Timing

Timing

A prenuptial agreement must be executed before the prospective foreign spouse’s departure from their country and arrival in the United States in order to be view as voluntarily executed. Free of duress or undue influence of any kind.

Here’s why: in most cases a prospective foreign spouse will arrive in the United States on a K-1 fiance(e) visa. Very convincing arguments can be presented to a court at the time of divorce that the prospective spouse’s signing of a prenuptial agreement upon arrival in the United States was not truly voluntary because (i) the prospective spouse has moved half way across the world and given up everything in her or his life to enter in to marriage and live in a country and culture that is unfamiliar to her/him. That the prospective spouse would face embarrassment from family and friends should she or he return home soon after departure. That the prospective spouse would return home to nothing having previously given up her/his job, home, possessions, etc. (ii) Failure to sign the prenuptial agreement would result in not marrying the U.S. citizen and under the terms of the K-1 fiance(e) visa she or he would face immediate deportation after 90 days.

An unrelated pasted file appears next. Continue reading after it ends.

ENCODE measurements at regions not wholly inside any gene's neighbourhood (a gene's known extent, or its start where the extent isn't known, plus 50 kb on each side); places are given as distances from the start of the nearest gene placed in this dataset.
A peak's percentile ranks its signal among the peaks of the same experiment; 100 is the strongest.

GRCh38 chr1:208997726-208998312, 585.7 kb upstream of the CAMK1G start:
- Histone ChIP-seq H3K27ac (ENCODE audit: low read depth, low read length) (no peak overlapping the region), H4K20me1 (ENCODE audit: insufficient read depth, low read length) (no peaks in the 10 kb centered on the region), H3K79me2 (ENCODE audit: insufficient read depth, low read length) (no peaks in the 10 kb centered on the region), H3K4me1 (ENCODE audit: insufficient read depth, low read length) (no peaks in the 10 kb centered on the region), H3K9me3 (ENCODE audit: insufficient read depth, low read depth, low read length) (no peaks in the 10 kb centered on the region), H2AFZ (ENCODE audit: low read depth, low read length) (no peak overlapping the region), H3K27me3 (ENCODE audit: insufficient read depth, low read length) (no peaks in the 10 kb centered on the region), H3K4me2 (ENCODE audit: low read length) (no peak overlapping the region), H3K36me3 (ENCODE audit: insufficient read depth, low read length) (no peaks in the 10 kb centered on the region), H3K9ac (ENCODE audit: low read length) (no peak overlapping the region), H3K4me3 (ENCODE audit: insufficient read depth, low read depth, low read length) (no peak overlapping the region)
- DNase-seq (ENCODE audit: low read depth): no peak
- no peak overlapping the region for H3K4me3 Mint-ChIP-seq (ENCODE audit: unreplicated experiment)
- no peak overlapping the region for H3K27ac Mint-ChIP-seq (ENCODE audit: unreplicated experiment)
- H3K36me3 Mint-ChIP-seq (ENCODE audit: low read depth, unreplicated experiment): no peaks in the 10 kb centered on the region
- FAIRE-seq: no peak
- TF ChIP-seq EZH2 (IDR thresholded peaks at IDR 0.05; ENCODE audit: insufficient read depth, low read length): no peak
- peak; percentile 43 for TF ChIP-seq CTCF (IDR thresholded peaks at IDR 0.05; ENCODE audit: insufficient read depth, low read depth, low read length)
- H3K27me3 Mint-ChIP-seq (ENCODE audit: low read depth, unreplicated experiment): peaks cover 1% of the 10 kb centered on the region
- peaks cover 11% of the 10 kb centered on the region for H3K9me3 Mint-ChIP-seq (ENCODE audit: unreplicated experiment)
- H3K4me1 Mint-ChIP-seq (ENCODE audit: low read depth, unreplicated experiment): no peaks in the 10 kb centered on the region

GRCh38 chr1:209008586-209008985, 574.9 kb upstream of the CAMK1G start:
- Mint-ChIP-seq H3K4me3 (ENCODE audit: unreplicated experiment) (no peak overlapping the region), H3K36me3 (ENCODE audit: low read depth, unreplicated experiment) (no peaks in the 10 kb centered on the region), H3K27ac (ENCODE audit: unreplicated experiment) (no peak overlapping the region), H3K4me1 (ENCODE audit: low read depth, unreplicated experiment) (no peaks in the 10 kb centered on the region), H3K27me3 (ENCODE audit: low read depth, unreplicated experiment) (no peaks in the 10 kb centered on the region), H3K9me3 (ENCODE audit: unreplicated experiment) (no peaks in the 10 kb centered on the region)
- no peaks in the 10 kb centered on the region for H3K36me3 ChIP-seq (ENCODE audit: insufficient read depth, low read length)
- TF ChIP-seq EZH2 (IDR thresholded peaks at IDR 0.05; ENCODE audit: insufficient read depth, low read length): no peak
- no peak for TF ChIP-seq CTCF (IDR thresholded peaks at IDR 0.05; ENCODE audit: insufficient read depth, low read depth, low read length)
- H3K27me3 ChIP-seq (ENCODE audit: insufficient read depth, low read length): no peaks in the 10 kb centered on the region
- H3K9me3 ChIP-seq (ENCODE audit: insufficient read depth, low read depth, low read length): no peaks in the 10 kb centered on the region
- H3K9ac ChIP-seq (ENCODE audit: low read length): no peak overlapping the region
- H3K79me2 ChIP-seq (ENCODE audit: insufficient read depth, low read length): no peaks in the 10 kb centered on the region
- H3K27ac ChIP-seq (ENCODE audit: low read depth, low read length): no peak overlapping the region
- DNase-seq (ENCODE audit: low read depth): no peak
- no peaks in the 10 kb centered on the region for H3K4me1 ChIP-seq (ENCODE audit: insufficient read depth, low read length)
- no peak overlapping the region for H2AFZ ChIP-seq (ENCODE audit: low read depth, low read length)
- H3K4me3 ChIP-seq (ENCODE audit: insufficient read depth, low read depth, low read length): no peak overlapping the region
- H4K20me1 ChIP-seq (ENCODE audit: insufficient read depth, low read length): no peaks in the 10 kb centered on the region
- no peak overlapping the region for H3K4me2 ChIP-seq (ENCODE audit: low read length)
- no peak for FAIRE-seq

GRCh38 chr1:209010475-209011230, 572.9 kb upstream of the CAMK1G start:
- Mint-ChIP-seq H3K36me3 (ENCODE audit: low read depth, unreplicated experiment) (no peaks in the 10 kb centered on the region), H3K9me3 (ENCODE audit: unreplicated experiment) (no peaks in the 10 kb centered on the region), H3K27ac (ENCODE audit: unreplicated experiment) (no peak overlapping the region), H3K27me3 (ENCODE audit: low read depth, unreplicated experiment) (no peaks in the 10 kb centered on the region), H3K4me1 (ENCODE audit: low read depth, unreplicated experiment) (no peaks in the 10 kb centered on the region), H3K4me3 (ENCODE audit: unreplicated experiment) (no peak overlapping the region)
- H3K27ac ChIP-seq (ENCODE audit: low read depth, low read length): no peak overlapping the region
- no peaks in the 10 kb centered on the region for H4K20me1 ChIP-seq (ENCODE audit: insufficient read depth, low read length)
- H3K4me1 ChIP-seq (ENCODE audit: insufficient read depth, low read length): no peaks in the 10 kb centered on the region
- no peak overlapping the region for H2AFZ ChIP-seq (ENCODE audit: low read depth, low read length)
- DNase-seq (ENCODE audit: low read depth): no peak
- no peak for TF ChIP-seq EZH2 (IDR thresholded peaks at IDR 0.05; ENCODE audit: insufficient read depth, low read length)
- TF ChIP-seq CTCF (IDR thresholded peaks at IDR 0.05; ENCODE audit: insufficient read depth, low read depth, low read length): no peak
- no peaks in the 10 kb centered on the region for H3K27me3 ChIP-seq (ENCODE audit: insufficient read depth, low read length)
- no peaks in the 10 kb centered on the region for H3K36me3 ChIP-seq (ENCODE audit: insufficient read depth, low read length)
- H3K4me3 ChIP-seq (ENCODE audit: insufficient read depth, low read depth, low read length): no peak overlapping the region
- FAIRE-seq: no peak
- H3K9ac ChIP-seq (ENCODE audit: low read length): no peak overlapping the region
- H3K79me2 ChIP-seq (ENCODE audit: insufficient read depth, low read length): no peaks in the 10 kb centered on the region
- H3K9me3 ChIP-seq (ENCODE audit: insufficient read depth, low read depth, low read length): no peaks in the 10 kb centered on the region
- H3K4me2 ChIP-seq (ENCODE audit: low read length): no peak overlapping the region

Timing

Should the prospective spouse already be in the United States on a different type of visa, we will evaluate the circumstances and advise accordingly.

Should your prospective spouse already be in the United States on a K-1 fiance(e) visa we advise that you get married and execute a postnuptial agreement.

If you married in your spouses country and then brought her to the United States on a CR-1, IR-1, or K-3 visa we will execute a postnuptial agreement for you.

Additional Timing Considerations

A prospective spouse must be given a minimal amount of time to review the agreement and have the opportunity to seek legal representation. The minimum amount of time between being presented with the agreement and signing the agreement can not be less than 7 days.

A prospective spouse can not be asked to sign a prenuptial agreement on the eve of the wedding. If wedding invitations have already been sent out this could be seen as a form of duress. Some arguments of this type are convincing in a divorce court and some are not, but a good rule of thumb is to execute a prenuptial agreement well in advance.